Pickleball is built around its paddles no less than tennis is around its racquet, and the pickleball community is careful to select the right ones; nearly any other substandard piece of equipment can be overcome by a determined enough player, but without a quality paddle, pickle ballers find themselves with no way to return a serve at all. Having a good paddle is crucial to the game – the question is, though, how good a paddle is really needed?
Like many sports, pickleball enjoys endless different makes and models of its equipment, paddles included. A new player can spend plenty on what claims to be the superior paddle, but is that paddle truly offering any advantage over thriftier alternatives? If so, to what degree does it justify that extra cost?
||1. OWN THE NET Pro
|2. Paddletek Tempest Wave Pro
|3. Rally Graphite Power 5.0
|4. Champion Eclipse Graphite
|5. Gamma Poly Core RZR
|6. PickleballCentral Rally Tyro 2
|7. Gamma Sports 2.0
|9. Gonex 4
|10. Rally Flare Graphite
|11. Rally PXL Graphite
|12. ONIX Graphite Z5
Players can find themselves asking these questions a lot, and not just about paddles – every piece of pickleball gear is likely to engender these questions. That said, it’s the paddle that people need the most, and in all likelihood understand least about – hats, shoes, and balls may be familiar from elsewhere, but pickleball paddles are fairly unique to the sport.
To help you decide which paddle to get, we’ve put together a list of some of the best paddles a new or returning pickleball can have, with an eye towards getting your money’s worth out of the paddle. These paddles may not be the very best models on the market, but they justify their cost to the buyer better than any other pickleball paddles around.
Our Review and Comparison of the Best Value Pickleball Paddle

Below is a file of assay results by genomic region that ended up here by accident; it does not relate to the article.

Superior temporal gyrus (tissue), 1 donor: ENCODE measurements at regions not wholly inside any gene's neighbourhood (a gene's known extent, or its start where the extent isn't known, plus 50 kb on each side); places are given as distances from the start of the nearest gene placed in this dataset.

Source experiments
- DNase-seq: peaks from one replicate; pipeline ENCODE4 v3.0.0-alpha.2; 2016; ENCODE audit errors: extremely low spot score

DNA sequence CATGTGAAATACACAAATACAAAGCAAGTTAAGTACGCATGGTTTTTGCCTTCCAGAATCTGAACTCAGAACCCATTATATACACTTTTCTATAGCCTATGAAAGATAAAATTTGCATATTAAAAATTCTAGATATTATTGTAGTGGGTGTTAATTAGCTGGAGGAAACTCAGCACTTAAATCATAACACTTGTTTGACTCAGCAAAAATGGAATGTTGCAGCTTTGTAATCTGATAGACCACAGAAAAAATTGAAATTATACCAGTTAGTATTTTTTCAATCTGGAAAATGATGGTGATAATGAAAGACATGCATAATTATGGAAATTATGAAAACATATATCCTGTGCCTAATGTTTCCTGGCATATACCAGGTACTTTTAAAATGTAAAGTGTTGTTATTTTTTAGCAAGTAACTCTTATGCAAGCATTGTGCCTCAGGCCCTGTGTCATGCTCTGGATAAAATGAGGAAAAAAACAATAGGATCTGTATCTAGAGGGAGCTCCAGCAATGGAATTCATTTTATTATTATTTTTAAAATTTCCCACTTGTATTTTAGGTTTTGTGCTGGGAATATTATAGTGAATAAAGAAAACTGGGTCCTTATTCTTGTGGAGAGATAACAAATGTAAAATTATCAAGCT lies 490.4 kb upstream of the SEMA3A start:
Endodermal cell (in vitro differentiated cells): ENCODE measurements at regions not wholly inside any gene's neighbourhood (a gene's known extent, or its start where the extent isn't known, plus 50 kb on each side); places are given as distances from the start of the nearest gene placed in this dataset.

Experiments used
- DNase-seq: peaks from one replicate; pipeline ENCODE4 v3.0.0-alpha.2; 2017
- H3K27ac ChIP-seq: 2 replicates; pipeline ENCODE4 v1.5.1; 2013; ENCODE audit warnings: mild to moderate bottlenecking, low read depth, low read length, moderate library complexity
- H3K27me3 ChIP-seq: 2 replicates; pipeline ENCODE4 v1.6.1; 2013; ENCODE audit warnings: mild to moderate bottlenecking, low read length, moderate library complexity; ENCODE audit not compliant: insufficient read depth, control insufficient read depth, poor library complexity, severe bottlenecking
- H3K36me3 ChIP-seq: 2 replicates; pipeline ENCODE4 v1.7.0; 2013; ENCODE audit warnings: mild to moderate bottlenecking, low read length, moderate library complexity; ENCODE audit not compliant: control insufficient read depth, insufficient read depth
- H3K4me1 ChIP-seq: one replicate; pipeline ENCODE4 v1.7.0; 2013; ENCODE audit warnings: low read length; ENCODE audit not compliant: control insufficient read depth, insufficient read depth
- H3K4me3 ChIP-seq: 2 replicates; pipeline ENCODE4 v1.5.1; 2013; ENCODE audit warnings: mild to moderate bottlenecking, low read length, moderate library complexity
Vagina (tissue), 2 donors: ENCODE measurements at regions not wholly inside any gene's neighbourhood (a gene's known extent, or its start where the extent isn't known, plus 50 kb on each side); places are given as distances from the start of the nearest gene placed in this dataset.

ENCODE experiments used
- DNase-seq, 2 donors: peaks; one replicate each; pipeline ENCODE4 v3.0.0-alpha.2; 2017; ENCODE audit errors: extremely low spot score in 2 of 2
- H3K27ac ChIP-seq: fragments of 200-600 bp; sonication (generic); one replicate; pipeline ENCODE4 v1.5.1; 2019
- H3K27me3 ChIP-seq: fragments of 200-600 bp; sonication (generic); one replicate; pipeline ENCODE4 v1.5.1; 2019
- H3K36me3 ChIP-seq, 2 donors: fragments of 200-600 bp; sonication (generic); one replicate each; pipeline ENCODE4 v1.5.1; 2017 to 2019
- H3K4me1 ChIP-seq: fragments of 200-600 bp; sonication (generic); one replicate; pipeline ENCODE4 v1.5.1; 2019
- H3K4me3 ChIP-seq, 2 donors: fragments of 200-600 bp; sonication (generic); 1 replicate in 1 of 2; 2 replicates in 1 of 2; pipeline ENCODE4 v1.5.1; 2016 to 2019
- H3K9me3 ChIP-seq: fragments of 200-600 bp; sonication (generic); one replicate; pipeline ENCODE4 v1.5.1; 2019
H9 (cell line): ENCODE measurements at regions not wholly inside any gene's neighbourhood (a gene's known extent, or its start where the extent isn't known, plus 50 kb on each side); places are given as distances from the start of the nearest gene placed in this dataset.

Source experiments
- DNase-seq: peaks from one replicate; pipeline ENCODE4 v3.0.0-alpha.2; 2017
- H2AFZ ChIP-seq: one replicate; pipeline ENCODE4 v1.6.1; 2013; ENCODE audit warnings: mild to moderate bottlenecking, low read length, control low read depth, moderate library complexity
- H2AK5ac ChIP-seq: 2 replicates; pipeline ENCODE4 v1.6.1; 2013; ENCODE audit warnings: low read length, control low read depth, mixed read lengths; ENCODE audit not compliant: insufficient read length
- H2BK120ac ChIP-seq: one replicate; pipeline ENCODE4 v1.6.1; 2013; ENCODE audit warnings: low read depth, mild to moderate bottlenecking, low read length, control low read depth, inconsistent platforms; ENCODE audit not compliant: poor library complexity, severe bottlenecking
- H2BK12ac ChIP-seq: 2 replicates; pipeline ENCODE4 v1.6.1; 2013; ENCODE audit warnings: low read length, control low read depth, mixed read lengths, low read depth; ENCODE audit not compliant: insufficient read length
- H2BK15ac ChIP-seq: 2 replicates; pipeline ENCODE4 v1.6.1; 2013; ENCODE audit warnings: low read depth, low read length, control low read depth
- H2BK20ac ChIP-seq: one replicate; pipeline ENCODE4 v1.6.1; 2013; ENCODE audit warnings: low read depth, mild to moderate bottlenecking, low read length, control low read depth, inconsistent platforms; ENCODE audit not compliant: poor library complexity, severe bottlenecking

1. Paddletek Tempest Wave Pro
The prime draw for this paddle is its concentration on providing a wide ‘sweet spot’ that makes it a more forgiving piece of sports equipment, allowing you to place a shot precisely even if you don’t hit the ball dead center. This combines with a weighted and taped grip to offer the user a visibly heightened degree of control on the forward swing.
- 7.8 ounces
- 16” long, grip included
- 8” wide
- Graphite core
What We Like About Paddletek Tempest Wave Pro
Pickleball has the concept of a ‘forgiveness’ rating for a paddle, generally explained as the size of the area on the paddle from which a ball will fly true to the target. This paddle does everything to widen that invisible circle, from a honeycomb core out to a specially textured composite surface.
What We Don’t Like About Paddletek Tempest Wave Pro
Using a weighted grip can make this paddle feel unbalanced in the hand if the player is used to a natural grip. Additionally, the taped grip is mass-produced and may not align well with a player’s natural grip during play.
- Shock absorber
- Pre Taped grip
- Larger sweet spot
- Counterweighted handle
- Textured panel
- Taping is not bespoke
- Unusual feel in the hand
2. OWN THE NET Pro
One of the best things you can have in any volleying sport is a wide striking surface with which to hit the object; it is, in fact, the main reason behind the use of a paddle in the first place. These paddles offer a broader panel than most, giving you that much more of a chance on every stroke.
- 15.5 inches long
- 8.3 inches wide
- Five-inch grip
- 10-inch panel
What We Like About OWN THE NET Pro
By pushing the dimensions of the paddle close to the regulation limits, this paddle allows you maximum possible striking area with which to volley back. The added surface also proportionately enlarges the optimal striking area, or ‘sweet spot’, to grant more control for your increased hit percentages.
What We Don’t Like About OWN THE NET Pro
Although this paddle is within regulations, there are many players that will tender that they are accustomed to a smaller, more compact paddle that aligns more fully to the hand. Both the larger panel and elongated grip can make one clumsy when switching to this paddle.
- Extra room on grip
- Large panel
- Designed by veteran players
- Cushioned grip
- Regulation sized to avoid switching for tournaments
- More unwieldy than other paddles
- Thicker than usual
3. Rally Graphite Power 5.0
Nearly all pickleball paddles are made with multiple layers of material on the panel to provide different return volley characteristics. This paddle packs on the punch with several distinct layers, each with different qualities.